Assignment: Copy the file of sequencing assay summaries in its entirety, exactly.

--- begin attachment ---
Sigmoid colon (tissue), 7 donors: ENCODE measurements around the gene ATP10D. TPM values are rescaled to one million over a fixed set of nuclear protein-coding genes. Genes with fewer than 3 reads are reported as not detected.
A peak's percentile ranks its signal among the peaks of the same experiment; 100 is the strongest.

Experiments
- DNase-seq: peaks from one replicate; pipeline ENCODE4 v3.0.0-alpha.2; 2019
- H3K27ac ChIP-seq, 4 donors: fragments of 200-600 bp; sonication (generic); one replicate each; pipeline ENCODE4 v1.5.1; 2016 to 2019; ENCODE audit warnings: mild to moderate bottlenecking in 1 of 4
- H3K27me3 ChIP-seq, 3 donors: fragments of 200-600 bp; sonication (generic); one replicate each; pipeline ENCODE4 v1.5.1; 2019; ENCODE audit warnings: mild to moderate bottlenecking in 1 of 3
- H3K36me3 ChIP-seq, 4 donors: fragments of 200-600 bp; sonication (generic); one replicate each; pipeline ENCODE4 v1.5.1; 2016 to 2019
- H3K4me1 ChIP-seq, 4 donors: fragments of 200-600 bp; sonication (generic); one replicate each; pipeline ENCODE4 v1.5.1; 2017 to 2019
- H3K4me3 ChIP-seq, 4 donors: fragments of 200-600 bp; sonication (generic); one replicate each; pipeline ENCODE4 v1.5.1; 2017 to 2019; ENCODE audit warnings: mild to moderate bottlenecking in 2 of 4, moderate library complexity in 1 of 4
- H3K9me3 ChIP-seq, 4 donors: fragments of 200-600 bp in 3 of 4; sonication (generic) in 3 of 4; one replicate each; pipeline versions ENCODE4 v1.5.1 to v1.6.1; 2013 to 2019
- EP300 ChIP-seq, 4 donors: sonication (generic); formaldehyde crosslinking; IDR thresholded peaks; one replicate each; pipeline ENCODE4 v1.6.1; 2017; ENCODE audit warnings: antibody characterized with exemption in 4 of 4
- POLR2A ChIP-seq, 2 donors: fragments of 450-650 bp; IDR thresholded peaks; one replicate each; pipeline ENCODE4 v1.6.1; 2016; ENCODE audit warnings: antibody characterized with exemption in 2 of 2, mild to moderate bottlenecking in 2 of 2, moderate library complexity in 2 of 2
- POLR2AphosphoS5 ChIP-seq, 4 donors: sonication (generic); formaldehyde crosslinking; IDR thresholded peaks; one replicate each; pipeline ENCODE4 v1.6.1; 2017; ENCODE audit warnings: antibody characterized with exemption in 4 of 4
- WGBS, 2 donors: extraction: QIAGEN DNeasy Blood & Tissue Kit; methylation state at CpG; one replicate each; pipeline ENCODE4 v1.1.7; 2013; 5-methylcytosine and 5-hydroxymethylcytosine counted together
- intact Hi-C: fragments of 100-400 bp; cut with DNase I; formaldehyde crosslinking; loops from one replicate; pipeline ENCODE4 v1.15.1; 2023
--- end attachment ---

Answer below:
Sigmoid colon (tissue), 7 donors: ENCODE measurements around the gene ATP10D. TPM values are rescaled to one million over a fixed set of nuclear protein-coding genes. Genes with fewer than 3 reads are reported as not detected.
A peak's percentile ranks its signal among the peaks of the same experiment; 100 is the strongest.

Experiments
- DNase-seq: peaks from one replicate; pipeline ENCODE4 v3.0.0-alpha.2; 2019
- H3K27ac ChIP-seq, 4 donors: fragments of 200-600 bp; sonication (generic); one replicate each; pipeline ENCODE4 v1.5.1; 2016 to 2019; ENCODE audit warnings: mild to moderate bottlenecking in 1 of 4
- H3K27me3 ChIP-seq, 3 donors: fragments of 200-600 bp; sonication (generic); one replicate each; pipeline ENCODE4 v1.5.1; 2019; ENCODE audit warnings: mild to moderate bottlenecking in 1 of 3
- H3K36me3 ChIP-seq, 4 donors: fragments of 200-600 bp; sonication (generic); one replicate each; pipeline ENCODE4 v1.5.1; 2016 to 2019
- H3K4me1 ChIP-seq, 4 donors: fragments of 200-600 bp; sonication (generic); one replicate each; pipeline ENCODE4 v1.5.1; 2017 to 2019
- H3K4me3 ChIP-seq, 4 donors: fragments of 200-600 bp; sonication (generic); one replicate each; pipeline ENCODE4 v1.5.1; 2017 to 2019; ENCODE audit warnings: mild to moderate bottlenecking in 2 of 4, moderate library complexity in 1 of 4
- H3K9me3 ChIP-seq, 4 donors: fragments of 200-600 bp in 3 of 4; sonication (generic) in 3 of 4; one replicate each; pipeline versions ENCODE4 v1.5.1 to v1.6.1; 2013 to 2019
- EP300 ChIP-seq, 4 donors: sonication (generic); formaldehyde crosslinking; IDR thresholded peaks; one replicate each; pipeline ENCODE4 v1.6.1; 2017; ENCODE audit warnings: antibody characterized with exemption in 4 of 4
- POLR2A ChIP-seq, 2 donors: fragments of 450-650 bp; IDR thresholded peaks; one replicate each; pipeline ENCODE4 v1.6.1; 2016; ENCODE audit warnings: antibody characterized with exemption in 2 of 2, mild to moderate bottlenecking in 2 of 2, moderate library complexity in 2 of 2
- POLR2AphosphoS5 ChIP-seq, 4 donors: sonication (generic); formaldehyde crosslinking; IDR thresholded peaks; one replicate each; pipeline ENCODE4 v1.6.1; 2017; ENCODE audit warnings: antibody characterized with exemption in 4 of 4
- WGBS, 2 donors: extraction: QIAGEN DNeasy Blood & Tissue Kit; methylation state at CpG; one replicate each; pipeline ENCODE4 v1.1.7; 2013; 5-methylcytosine and 5-hydroxymethylcytosine counted together
- intact Hi-C: fragments of 100-400 bp; cut with DNase I; formaldehyde crosslinking; loops from one replicate; pipeline ENCODE4 v1.15.1; 2023